Effects of autonomic disruption and inactivity on venous vascular function

Jill M. Wecht, Ronald E. De Meersman, Joseph P. Weir, William A. Bauman, David R. Grimm

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The effects of autonomic disruption and inactivity were studied on the venous vascular system. Forty-eight subjects, 24 with spinal cord injury (SCI) and 12 sedentary and 12 active able-bodied controls, participated in this study. Peripheral autonomic data were obtained to estimate sympathetic vasomotor control [low-frequency component of systolic blood pressure (LF(SBF))]. Vascular parameters were determined using strain-gauge venous occlusion plethysmography: venous capacitance (VC), venous emptying rate (VER), and total venous outflow (VO(t)). An additional vascular parameter was calculated: venous compliance [(VC/occlusion pressure) x 100]. VC and VO(t) were significantly different (SCI < sedentary < active). VER adjusted for VC was not different for any group comparison, whereas venous compliance was significantly lower in the SCI group than in the able-bodied groups and in the sedentary group compared with the active group. Regression analysis for the total group revealed a significant relationship between LF(SBP) and venous compliance (r = 0.64, P < 0.0001). After controlling for LF(SBP) through analysis of covariance, we found that mean differences for all venous vascular parameters did not change from unadjusted mean values. Our findings suggest that in subjects with SCI, the loss of sympathetic vasomotor tone contributes more than inactivity to reductions in venous vascular function. Heightened VC, VO(t), vasomotor tone, and venous compliance in the active group compared with the sedentary group imply that regular endurance training contributes to optimal venous vascular function and peripheral autonomic integrity.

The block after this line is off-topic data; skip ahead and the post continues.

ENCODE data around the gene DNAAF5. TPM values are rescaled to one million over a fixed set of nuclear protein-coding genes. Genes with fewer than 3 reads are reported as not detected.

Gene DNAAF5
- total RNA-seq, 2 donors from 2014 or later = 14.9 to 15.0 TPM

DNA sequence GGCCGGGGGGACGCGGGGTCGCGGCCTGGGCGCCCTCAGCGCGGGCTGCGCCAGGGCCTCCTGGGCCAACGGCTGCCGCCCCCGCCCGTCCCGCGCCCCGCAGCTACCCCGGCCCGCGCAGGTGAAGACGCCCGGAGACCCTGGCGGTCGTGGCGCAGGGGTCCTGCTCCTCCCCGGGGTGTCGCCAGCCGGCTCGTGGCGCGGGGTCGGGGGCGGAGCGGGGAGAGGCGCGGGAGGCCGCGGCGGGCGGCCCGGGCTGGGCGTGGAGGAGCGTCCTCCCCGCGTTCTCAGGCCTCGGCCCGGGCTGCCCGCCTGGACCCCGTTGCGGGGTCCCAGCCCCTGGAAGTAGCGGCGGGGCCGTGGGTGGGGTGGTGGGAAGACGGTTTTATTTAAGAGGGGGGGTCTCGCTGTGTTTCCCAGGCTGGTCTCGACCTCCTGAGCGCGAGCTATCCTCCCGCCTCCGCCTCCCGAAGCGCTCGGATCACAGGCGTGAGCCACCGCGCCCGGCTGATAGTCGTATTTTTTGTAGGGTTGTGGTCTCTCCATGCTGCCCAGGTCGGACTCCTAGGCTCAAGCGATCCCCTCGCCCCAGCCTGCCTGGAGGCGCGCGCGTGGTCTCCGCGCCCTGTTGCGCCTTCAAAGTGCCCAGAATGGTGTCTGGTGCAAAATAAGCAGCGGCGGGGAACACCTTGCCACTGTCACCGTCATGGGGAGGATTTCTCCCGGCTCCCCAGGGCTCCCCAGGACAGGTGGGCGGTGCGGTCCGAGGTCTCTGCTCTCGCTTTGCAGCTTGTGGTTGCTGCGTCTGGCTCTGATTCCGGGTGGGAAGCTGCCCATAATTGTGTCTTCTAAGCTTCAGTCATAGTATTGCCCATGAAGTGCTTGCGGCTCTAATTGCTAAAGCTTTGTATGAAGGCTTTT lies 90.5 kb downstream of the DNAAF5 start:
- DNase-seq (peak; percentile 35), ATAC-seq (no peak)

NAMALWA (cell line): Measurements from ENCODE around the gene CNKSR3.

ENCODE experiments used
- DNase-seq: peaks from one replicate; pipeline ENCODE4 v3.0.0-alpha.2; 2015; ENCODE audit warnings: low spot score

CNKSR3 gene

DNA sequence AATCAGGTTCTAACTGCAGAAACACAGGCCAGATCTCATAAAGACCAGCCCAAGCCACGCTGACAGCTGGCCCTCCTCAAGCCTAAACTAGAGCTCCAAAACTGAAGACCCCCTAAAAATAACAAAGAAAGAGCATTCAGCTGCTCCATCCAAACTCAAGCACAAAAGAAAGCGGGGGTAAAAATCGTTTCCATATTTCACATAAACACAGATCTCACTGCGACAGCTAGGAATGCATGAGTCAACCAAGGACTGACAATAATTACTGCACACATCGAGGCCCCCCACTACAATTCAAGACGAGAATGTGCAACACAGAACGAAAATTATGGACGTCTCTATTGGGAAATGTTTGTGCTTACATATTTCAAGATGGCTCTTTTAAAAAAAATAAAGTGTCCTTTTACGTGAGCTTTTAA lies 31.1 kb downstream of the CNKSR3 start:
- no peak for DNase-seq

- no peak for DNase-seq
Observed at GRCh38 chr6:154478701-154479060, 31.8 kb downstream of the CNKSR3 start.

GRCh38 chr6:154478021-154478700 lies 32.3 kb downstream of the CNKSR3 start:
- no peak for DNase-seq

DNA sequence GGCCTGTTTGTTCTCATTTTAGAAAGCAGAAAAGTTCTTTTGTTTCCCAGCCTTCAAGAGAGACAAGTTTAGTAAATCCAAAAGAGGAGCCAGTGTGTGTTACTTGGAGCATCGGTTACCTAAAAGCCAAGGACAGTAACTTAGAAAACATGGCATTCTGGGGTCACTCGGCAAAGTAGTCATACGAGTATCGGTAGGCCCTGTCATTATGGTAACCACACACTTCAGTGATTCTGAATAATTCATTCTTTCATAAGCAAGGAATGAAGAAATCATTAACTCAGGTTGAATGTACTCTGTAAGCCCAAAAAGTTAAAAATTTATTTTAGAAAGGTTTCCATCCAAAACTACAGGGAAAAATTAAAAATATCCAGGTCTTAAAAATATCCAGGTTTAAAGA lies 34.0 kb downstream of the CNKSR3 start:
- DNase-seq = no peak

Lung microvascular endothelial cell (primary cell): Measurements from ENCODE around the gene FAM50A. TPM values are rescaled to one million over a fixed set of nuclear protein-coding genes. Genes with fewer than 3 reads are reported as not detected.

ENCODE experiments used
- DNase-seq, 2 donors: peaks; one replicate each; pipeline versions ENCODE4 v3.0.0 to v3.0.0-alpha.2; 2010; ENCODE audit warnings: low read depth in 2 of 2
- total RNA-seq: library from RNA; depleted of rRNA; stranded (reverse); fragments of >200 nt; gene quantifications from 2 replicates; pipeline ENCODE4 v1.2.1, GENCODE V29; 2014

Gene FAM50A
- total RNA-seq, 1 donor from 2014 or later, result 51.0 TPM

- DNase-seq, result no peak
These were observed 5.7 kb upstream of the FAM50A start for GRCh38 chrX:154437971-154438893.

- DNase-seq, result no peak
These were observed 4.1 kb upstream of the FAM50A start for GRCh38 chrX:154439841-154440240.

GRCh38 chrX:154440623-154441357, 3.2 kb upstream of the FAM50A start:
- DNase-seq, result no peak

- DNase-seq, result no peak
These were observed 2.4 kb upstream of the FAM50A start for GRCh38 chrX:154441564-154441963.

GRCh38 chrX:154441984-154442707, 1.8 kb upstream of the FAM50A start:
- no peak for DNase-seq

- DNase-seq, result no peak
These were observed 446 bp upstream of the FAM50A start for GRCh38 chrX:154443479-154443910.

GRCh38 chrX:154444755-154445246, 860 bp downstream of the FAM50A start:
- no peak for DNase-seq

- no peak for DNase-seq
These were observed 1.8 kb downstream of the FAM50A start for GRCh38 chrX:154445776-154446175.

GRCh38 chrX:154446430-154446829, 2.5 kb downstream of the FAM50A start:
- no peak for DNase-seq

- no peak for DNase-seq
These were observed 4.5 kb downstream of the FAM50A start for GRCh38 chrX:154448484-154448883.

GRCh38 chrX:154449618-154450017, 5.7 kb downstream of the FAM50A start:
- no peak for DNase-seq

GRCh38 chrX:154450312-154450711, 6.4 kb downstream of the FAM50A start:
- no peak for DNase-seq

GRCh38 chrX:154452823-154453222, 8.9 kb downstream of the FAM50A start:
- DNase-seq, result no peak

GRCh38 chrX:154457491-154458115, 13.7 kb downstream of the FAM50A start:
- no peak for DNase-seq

Original languageEnglish
Pages (from-to)H515-H520
JournalAmerican Journal of Physiology - Heart and Circulatory Physiology
Issue number2 47-2
StatePublished - Feb 2000


  • Autonomic nervous system
  • Spinal cord injury
  • Vasomotor tone
  • Venous occlusion plethysmography


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